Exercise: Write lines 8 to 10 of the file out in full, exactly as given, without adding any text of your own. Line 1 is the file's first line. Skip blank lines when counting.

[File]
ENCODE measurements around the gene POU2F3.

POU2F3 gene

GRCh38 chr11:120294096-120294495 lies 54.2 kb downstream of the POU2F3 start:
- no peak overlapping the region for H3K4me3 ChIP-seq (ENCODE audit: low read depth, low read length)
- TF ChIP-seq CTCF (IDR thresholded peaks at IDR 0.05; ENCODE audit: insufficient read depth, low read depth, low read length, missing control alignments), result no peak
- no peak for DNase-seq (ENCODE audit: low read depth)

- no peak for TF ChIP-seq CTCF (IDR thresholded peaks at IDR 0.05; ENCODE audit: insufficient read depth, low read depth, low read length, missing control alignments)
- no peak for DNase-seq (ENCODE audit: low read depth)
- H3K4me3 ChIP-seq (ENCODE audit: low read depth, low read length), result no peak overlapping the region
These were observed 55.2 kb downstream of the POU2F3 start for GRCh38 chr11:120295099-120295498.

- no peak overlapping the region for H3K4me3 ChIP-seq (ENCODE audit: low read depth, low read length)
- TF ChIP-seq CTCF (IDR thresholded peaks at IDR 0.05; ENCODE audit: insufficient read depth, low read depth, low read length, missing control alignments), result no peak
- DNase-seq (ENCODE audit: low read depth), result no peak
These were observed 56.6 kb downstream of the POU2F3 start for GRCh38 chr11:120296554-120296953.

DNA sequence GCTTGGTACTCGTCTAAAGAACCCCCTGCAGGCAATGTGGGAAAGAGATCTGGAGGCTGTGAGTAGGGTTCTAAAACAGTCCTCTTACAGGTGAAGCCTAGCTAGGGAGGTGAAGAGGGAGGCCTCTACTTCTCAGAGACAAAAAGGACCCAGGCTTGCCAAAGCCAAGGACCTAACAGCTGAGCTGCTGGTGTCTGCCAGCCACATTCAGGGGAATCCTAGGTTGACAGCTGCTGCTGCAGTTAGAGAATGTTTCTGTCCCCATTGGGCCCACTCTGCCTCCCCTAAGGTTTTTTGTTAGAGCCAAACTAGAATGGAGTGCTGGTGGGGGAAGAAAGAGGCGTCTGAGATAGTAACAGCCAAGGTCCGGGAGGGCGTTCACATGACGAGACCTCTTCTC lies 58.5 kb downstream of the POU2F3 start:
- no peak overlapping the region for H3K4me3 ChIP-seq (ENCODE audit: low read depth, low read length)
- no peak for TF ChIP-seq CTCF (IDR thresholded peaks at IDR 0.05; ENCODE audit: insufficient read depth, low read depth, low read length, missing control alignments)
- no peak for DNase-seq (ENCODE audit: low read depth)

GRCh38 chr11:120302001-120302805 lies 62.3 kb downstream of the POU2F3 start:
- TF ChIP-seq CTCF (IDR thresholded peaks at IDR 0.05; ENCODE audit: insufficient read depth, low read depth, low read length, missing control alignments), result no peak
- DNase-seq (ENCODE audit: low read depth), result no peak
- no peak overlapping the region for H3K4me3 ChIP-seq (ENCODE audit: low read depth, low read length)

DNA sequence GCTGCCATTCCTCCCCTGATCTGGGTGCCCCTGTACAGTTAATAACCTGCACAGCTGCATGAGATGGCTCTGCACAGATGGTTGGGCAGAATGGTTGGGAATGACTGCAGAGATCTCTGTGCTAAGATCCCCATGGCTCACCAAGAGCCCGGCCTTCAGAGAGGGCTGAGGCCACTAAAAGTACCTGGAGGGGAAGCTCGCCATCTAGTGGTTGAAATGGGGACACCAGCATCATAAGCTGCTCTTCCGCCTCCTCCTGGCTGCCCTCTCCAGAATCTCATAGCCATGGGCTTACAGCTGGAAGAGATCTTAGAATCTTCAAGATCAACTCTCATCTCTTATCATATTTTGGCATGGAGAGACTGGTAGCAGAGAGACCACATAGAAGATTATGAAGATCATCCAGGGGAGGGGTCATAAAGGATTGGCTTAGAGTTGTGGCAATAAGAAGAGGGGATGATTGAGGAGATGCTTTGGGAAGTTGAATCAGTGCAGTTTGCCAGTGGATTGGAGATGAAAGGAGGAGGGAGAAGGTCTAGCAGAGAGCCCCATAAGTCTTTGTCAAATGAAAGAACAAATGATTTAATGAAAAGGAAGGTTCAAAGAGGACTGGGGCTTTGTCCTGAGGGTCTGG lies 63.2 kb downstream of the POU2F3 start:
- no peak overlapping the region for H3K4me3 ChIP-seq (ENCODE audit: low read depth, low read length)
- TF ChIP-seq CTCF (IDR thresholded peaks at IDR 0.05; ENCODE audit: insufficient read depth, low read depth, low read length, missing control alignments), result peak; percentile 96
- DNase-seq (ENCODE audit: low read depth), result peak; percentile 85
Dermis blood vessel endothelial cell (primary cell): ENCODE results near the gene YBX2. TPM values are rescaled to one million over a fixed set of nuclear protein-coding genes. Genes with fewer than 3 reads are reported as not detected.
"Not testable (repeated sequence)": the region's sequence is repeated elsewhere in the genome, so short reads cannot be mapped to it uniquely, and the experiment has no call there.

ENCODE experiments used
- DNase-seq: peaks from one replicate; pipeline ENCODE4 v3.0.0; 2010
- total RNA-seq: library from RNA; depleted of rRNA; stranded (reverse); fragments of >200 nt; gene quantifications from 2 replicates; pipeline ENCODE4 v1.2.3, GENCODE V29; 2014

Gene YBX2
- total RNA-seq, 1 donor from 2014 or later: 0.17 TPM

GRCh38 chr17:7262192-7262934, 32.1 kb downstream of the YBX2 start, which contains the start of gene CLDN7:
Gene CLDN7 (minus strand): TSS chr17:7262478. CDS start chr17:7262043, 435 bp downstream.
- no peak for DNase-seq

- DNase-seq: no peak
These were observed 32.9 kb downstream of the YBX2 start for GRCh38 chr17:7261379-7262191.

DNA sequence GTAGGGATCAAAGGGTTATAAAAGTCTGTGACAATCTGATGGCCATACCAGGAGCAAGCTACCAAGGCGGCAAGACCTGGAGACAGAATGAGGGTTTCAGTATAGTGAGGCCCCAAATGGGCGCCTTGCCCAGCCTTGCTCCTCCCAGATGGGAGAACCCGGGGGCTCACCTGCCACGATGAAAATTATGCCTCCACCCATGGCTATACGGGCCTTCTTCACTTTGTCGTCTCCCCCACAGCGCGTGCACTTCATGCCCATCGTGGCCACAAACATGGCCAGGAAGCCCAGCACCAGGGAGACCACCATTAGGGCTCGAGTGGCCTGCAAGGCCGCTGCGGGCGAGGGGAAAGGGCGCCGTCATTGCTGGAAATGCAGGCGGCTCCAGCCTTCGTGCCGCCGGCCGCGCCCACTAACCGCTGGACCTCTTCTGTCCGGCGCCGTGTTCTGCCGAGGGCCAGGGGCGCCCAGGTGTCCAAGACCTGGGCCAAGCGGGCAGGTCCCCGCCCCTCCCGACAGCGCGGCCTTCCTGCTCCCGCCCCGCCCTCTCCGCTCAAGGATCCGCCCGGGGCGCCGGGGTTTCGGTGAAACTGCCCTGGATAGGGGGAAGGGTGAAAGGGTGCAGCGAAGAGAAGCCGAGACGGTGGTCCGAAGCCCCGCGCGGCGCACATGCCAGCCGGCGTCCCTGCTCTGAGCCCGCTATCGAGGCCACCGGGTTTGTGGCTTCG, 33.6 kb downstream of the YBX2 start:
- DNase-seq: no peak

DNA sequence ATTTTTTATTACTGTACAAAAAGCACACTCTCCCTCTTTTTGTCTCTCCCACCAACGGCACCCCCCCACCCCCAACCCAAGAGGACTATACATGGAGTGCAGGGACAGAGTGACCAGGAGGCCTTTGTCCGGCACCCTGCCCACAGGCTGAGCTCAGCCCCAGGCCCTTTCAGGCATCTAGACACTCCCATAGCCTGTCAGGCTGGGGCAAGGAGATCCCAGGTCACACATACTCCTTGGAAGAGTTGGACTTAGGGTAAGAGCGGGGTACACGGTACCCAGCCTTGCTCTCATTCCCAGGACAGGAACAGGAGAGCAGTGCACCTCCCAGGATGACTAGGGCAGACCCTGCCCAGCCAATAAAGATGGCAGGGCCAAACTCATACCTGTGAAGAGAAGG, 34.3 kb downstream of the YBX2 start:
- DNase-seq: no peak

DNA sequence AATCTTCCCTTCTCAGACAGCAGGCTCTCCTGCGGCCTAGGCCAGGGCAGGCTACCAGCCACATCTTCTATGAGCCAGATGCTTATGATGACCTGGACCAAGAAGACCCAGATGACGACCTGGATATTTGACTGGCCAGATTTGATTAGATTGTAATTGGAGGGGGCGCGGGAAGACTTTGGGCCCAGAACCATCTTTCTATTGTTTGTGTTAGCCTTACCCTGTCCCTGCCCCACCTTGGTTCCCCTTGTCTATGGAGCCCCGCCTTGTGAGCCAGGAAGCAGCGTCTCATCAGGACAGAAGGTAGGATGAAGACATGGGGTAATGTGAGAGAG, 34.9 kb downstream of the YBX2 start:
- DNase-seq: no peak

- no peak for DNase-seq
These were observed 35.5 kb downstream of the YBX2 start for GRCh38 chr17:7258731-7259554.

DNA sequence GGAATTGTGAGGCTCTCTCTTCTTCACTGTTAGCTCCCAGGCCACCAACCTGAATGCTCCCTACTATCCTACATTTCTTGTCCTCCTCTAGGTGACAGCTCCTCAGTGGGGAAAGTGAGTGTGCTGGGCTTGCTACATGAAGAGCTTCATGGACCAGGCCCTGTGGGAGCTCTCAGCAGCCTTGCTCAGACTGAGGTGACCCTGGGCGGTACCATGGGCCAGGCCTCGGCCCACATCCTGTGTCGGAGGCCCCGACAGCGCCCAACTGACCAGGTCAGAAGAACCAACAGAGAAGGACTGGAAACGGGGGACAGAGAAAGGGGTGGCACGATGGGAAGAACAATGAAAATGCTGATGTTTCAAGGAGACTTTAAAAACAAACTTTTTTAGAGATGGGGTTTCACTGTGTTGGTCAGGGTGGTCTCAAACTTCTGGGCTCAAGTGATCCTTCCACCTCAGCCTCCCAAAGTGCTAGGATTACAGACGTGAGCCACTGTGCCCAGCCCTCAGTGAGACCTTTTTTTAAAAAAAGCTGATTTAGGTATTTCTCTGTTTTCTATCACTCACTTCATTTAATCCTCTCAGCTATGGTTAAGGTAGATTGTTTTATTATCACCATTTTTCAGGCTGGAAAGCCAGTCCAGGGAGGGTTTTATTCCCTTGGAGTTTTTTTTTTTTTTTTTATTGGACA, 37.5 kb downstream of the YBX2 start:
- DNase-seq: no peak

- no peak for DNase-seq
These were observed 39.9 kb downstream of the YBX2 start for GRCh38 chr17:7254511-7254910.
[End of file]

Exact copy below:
- no peak for DNase-seq (ENCODE audit: low read depth)
- H3K4me3 ChIP-seq (ENCODE audit: low read depth, low read length), result no peak overlapping the region
These were observed 55.2 kb downstream of the POU2F3 start for GRCh38 chr11:120295099-120295498.